It’s time to determine ability scores. As a very impulsive genius, we are thinking that Intelligence and Wisdom are in the opposite side of his scores. And we know that fighter-style characters get not much use of Intelligence, and you saw us already focusing on that score during race selection, so trust us on this one, and may it work as a spoiler alert: don’t think of what is the most obvious class to benefit of a high INT score. It’s coming. We suggest picking your abilities in this order: INT, CHA, CON, STR, DEX, WIS. Even if Charisma is not used that much with this build, we need to recognize the personality Tony Stark projects with a high score there. Keep in mind to have that STR score as high as necesary to be able to bear the heavy armor you will be wearing.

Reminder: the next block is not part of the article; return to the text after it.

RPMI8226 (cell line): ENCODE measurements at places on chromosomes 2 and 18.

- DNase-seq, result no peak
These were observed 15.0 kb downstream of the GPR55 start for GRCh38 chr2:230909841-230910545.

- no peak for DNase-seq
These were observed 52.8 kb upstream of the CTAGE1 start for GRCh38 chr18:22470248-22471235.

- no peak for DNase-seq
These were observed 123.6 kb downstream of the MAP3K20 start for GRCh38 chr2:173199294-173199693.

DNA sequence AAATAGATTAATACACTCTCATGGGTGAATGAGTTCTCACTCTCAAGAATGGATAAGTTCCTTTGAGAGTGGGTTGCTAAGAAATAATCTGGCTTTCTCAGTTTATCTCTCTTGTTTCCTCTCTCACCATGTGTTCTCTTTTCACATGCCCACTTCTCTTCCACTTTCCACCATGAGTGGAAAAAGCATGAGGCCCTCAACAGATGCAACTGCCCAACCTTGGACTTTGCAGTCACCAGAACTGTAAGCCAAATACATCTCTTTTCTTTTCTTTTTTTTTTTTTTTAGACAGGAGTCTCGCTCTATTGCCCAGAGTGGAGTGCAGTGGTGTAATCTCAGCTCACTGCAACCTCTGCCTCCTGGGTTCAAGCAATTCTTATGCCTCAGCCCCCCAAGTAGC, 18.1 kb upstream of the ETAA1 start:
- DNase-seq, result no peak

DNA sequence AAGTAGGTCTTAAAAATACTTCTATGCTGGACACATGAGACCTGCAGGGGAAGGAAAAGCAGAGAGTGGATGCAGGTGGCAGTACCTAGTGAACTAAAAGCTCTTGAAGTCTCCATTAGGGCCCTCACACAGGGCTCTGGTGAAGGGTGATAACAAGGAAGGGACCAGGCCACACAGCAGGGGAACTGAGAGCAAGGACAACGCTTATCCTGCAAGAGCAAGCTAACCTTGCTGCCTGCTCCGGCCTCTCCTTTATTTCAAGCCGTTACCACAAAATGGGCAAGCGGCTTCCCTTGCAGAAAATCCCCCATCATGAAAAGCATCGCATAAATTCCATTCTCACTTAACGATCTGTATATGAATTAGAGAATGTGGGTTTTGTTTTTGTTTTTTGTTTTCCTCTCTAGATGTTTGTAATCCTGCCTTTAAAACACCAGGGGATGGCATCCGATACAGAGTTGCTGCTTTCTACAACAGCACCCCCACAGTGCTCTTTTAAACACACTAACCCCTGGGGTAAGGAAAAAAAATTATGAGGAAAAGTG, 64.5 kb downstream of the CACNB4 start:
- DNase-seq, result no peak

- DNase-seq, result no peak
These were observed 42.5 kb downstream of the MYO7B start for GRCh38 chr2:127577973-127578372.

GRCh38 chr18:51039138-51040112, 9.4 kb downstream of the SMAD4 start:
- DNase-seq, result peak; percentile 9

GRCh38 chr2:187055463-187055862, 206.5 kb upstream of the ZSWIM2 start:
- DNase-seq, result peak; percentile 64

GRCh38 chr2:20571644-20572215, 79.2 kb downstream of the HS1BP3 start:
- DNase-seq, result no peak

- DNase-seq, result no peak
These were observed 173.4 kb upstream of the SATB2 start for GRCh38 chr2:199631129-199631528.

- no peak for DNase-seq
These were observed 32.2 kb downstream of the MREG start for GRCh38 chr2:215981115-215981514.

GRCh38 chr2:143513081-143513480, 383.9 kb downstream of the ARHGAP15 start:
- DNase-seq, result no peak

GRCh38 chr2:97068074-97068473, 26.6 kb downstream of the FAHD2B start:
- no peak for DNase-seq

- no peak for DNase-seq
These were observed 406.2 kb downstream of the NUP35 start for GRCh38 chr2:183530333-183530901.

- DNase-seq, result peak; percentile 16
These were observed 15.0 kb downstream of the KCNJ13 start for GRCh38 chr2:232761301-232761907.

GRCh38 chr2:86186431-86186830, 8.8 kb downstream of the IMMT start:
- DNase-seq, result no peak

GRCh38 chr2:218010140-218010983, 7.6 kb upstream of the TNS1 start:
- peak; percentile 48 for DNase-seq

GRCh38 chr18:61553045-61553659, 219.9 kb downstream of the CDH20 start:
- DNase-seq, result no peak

When describing him, typically we have to choose an alignment (are we right when saying he’s Chaotic Good? He’s always trying to protect the innocent, and he has little patience with regulations, except maybe during the Civil War saga), an ideal (“Ingenuity is a tool for protecting the innocent”), a bond (“Avenge whoever has been abused by external threats”), a flaw (“Put into practice something without properly testing can be dangerous”) and a background. We think Guild Artisan suits our Tony particularly well since he is, in essence, a magical blacksmith. This will give him not only smith tools and proficiency with them, but also Insight and Persuasion and one additional language. Guild Membership in his case is more of a Guild Ownership (“Stark Smith & Sons”), but we’ll handle it the same.

Before we get into the whole “Beyond 1st Level” section, we need to choose equipment. Since the build is already complex, for the equipment we’ll try to keep it simple. Heaviest armor available until you can get your hands on an Armor of Invulnerability. We might try in the not-so-far future to create a full Extremis armor as a magic item, but in the meantime, deal with what the official books offer you.